FIG. 14 shows an enhanced version of the process illustrated in FIG. 13 which can create a fabric with multiple hazard protections. Like FIG. 13, the two rolls of fabric 430, 432 and applicating unit 440 can be used to create a sandwich-like radiation protective fabric of the type shown in FIG. 2. To add protection from bullets or shrapnel, the two rolls of fabric 430, 432 can be rolls of bullet protecting aramid and/or polyethylene fiber fabrics. To impart additional types of protection, a third fabric roll 470 and a second applicating unit 476 can be added to the process. The fabric in roll 470 would typically be of the same woven, non-woven or bullet resistant fabric as rolls 430, 432. The second applicating unit 476 should then preferably impart a liquid polymeric mixture with a different, non-radiation type of hazard protection, such as a chemical, biological or fire protection. Alternatively, the liquid polymeric mixture from second applicating unit 476 could deposit a heat dissipating layer having strong thermal conductors, such as silver, copper or aluminum, being imbedded in a polymeric mixture.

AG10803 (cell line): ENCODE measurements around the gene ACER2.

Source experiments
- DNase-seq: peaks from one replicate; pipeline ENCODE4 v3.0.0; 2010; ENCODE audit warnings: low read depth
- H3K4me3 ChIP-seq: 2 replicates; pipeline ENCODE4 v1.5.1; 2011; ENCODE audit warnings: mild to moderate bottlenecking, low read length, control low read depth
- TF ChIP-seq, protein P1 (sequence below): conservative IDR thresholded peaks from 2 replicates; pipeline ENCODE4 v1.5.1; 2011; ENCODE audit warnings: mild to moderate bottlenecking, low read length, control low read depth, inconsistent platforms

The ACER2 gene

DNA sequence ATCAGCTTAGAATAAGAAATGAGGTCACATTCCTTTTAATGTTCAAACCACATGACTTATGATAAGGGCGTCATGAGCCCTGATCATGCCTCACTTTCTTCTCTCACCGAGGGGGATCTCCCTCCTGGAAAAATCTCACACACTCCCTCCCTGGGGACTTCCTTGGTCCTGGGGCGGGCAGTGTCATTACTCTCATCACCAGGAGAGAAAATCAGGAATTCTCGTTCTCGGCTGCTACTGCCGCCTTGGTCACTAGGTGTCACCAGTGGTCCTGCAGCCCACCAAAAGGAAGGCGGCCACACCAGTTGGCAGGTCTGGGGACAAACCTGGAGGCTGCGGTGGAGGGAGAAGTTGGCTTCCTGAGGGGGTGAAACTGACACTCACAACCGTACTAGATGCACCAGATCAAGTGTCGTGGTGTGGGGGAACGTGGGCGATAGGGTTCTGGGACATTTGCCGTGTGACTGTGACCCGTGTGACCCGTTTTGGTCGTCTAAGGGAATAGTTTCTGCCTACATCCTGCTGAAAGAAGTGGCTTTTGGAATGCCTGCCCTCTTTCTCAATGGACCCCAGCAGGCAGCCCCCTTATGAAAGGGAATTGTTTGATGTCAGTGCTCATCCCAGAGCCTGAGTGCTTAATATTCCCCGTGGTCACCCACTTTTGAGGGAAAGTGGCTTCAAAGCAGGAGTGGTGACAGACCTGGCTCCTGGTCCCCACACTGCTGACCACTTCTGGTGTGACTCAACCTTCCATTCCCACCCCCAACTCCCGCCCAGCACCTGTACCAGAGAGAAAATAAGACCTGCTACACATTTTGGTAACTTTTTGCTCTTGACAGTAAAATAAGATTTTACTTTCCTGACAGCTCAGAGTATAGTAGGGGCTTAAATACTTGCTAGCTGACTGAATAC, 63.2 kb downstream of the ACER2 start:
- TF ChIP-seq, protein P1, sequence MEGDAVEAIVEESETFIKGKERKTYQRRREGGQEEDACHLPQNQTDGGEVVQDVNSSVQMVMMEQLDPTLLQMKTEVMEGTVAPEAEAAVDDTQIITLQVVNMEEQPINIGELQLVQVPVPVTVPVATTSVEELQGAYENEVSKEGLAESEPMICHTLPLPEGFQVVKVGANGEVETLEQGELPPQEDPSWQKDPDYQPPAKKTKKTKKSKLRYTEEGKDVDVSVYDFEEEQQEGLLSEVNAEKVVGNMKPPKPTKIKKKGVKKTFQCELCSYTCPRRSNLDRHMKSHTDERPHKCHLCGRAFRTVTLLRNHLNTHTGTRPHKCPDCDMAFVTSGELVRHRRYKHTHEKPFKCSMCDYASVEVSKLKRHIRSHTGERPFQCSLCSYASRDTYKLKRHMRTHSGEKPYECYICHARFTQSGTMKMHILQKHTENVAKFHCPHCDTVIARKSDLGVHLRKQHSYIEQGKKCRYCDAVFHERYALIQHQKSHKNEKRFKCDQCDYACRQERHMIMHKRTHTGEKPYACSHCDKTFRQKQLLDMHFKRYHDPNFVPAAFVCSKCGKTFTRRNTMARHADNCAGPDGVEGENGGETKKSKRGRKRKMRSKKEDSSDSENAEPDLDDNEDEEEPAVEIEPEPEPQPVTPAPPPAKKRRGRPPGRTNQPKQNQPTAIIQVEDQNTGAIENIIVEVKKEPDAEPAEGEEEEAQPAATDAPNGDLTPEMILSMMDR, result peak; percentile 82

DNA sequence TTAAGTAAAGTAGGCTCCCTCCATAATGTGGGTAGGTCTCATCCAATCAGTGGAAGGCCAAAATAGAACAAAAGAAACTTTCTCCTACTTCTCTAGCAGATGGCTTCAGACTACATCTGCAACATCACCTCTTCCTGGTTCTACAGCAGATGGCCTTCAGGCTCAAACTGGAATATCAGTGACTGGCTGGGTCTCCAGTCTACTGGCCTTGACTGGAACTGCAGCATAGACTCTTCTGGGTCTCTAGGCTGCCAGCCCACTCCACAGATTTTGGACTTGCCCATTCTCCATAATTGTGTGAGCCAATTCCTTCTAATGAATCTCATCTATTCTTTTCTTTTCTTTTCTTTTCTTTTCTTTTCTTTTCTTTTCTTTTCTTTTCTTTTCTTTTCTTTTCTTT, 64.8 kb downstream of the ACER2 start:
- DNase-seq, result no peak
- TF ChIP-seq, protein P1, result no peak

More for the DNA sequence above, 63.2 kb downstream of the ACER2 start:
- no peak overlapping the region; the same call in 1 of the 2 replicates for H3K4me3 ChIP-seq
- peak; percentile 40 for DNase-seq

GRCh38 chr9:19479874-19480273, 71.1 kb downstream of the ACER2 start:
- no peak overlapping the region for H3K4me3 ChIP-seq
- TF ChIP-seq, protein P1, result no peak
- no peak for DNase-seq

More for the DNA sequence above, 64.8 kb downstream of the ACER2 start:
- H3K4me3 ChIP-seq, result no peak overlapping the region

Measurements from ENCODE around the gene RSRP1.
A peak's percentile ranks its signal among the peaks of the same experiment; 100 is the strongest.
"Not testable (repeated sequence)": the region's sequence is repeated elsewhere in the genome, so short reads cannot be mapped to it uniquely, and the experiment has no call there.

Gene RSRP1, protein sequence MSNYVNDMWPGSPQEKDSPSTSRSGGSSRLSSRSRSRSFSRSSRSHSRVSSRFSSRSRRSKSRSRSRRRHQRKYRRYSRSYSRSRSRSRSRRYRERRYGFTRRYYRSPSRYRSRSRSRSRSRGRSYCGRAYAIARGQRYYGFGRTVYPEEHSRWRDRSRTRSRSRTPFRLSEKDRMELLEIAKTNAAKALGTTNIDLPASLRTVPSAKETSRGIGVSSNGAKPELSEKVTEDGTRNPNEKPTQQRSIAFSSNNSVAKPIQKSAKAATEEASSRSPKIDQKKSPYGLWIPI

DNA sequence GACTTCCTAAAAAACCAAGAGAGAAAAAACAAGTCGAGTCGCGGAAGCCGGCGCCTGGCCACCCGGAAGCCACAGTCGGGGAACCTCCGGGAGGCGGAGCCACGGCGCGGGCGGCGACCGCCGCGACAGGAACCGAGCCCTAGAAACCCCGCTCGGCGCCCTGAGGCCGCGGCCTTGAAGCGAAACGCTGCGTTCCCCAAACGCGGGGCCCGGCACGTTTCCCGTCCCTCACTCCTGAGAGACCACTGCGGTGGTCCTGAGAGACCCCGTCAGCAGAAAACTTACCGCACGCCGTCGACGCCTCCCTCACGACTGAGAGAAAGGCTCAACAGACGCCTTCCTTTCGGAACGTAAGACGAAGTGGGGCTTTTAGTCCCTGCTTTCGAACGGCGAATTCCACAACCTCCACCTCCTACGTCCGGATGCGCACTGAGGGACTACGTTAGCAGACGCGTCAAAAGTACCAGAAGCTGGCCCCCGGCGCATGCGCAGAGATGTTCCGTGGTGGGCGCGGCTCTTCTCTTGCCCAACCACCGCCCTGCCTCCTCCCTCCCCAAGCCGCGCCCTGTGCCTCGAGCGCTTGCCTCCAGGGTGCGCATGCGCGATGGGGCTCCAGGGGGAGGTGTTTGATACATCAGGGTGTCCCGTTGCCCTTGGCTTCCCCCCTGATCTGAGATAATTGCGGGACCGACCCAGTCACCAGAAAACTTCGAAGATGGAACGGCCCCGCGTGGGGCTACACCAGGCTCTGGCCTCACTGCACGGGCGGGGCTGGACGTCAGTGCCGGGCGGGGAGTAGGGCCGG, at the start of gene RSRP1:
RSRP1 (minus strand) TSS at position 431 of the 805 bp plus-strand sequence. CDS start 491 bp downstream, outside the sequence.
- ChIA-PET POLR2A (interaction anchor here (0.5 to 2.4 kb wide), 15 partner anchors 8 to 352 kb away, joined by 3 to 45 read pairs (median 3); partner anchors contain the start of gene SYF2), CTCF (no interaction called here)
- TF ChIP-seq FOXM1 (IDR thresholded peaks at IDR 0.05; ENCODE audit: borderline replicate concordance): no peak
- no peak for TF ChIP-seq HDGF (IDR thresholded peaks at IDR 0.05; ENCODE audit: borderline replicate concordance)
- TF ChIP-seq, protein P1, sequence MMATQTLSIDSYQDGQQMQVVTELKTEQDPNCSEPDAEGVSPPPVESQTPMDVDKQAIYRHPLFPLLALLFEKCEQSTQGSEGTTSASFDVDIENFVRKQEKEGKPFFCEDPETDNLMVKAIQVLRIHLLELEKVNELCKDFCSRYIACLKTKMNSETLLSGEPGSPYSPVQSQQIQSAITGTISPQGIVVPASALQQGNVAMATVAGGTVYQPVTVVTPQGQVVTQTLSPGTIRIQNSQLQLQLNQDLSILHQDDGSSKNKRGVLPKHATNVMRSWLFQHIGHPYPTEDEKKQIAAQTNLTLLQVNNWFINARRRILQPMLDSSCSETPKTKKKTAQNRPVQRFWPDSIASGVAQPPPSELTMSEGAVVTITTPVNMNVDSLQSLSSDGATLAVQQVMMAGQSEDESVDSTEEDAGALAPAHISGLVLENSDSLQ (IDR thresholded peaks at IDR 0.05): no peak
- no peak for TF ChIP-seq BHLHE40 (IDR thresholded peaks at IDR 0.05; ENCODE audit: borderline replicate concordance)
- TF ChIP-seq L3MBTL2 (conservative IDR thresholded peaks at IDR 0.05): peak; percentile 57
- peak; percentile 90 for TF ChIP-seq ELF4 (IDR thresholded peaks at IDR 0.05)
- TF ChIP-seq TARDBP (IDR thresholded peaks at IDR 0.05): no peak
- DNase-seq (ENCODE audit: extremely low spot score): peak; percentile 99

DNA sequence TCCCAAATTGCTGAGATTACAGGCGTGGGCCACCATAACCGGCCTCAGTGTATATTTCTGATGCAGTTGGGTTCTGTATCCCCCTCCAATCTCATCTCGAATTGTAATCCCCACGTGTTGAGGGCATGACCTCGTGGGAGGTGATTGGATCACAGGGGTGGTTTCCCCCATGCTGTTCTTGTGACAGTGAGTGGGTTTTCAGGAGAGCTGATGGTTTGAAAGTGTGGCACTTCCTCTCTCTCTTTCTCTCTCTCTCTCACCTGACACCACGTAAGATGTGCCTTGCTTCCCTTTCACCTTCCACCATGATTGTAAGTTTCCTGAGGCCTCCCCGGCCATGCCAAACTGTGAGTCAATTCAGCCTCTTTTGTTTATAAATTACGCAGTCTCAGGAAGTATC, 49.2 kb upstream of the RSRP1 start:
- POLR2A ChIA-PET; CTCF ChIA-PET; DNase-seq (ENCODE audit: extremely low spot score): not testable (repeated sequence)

At laminating unit 484, the sandwich-like radiation protective fabric is combined with the additional layer 480 of hazard protecting fabric to create a composite fabric 490 having multiple forms of hazard protection. The composite fabric 490 can then be perforated and/or embossed, as desired, in a perforating/embossing unit 452 and then wound into final roll 494. Nonetheless, where the additional layer imparts chemical and/or biological protection, this perforating/embossing step should be avoided.